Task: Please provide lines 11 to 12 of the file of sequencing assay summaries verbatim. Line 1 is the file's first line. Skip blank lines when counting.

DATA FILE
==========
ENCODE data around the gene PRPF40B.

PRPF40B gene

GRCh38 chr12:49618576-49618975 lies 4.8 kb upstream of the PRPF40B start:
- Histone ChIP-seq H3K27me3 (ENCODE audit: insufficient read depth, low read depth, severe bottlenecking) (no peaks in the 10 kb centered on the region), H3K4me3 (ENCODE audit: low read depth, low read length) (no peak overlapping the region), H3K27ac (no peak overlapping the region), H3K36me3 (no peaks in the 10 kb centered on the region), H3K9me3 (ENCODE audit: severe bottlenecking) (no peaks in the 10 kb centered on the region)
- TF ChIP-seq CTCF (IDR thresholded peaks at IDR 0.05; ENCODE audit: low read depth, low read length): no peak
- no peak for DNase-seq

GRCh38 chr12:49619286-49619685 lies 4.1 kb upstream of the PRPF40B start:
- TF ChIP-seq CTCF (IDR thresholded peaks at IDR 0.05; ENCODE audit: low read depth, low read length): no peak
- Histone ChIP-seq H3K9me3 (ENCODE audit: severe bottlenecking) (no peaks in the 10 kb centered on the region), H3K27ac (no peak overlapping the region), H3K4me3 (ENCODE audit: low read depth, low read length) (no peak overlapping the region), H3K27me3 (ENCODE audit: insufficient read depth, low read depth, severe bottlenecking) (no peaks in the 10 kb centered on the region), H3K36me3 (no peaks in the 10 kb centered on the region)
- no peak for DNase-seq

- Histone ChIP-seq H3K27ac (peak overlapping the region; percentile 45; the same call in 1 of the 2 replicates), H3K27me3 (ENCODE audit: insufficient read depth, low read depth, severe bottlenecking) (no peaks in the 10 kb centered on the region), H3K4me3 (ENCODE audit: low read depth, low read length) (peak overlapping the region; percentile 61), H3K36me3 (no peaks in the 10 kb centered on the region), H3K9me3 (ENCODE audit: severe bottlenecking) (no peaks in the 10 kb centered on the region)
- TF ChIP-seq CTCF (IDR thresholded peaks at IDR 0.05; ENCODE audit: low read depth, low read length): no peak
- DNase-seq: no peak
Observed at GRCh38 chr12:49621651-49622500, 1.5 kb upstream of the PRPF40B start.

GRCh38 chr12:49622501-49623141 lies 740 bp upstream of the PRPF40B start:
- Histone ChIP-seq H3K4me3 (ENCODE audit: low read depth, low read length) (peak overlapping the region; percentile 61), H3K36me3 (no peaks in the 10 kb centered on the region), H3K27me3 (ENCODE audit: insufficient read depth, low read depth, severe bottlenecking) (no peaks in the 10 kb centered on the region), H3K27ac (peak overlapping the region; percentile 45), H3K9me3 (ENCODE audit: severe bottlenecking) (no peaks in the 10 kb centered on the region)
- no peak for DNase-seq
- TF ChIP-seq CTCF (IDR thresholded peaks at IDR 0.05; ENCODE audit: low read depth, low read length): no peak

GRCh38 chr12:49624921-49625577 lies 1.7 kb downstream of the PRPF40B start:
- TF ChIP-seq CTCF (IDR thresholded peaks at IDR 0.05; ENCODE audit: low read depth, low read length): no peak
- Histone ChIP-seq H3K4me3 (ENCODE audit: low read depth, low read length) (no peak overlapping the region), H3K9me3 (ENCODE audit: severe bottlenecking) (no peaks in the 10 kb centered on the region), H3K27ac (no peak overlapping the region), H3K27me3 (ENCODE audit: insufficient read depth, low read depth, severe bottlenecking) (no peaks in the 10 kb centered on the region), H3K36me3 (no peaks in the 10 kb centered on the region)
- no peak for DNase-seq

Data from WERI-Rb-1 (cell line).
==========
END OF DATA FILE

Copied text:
- Histone ChIP-seq H3K27ac (peak overlapping the region; percentile 45; the same call in 1 of the 2 replicates), H3K27me3 (ENCODE audit: insufficient read depth, low read depth, severe bottlenecking) (no peaks in the 10 kb centered on the region), H3K4me3 (ENCODE audit: low read depth, low read length) (peak overlapping the region; percentile 61), H3K36me3 (no peaks in the 10 kb centered on the region), H3K9me3 (ENCODE audit: severe bottlenecking) (no peaks in the 10 kb centered on the region)
- TF ChIP-seq CTCF (IDR thresholded peaks at IDR 0.05; ENCODE audit: low read depth, low read length): no peak